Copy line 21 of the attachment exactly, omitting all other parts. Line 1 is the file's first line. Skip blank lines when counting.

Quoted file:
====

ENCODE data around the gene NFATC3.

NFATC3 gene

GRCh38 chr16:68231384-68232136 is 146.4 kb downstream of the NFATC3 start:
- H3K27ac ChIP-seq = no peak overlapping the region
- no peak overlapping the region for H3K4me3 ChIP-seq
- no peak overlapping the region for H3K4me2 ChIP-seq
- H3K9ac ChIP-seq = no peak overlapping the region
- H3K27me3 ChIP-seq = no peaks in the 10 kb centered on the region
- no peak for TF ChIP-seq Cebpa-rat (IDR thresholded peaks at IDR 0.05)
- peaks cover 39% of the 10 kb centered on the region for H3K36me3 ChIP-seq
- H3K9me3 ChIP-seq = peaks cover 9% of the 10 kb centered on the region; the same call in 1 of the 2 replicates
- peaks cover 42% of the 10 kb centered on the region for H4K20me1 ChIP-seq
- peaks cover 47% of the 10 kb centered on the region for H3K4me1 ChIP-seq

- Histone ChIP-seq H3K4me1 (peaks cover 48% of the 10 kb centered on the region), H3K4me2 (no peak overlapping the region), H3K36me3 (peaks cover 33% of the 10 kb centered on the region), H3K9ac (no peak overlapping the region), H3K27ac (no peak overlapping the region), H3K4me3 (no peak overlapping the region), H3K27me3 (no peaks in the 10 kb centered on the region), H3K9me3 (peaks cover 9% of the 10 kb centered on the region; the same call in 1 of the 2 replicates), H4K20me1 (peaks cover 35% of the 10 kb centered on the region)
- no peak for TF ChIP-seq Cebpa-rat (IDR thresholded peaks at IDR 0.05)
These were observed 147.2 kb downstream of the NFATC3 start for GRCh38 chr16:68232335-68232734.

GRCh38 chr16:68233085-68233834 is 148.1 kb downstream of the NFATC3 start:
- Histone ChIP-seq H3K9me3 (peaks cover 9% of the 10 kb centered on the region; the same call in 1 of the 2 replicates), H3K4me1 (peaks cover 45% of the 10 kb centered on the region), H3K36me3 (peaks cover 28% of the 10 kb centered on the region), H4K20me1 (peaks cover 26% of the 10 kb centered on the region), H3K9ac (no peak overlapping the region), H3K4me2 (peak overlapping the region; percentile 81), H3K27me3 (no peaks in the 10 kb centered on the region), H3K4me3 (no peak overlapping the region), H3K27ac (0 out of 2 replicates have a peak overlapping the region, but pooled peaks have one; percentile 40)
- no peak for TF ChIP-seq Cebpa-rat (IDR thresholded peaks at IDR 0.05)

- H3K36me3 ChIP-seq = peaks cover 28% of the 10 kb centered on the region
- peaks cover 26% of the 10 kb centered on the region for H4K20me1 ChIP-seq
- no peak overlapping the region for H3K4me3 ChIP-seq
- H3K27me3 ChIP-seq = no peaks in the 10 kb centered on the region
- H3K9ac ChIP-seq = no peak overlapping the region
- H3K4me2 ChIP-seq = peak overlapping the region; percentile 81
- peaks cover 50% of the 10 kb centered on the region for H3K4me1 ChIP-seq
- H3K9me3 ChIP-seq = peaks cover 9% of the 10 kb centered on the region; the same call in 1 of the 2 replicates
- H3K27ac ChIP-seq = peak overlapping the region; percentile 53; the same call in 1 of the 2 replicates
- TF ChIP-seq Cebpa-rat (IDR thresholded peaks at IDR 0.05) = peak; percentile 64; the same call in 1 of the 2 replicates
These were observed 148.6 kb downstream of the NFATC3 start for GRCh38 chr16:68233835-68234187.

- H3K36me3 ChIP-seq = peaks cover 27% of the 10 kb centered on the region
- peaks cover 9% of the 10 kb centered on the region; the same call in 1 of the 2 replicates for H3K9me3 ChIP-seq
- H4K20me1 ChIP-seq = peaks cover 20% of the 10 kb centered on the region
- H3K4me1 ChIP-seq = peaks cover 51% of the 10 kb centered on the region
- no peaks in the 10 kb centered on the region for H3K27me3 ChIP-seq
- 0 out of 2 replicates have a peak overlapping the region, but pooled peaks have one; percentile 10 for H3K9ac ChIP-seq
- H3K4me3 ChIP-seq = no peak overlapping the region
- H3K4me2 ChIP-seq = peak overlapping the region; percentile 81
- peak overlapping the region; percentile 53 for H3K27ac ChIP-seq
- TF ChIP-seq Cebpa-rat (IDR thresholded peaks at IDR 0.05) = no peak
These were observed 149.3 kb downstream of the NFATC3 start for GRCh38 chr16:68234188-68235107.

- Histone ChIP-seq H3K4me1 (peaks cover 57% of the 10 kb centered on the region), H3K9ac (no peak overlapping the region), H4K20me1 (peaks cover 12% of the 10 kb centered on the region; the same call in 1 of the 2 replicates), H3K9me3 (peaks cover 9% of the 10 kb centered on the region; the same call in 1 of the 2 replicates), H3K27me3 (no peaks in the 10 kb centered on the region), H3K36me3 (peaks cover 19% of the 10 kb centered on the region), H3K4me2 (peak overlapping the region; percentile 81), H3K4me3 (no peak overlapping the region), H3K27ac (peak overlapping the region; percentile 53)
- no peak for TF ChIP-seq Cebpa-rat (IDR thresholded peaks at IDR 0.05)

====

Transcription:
- peaks cover 26% of the 10 kb centered on the region for H4K20me1 ChIP-seq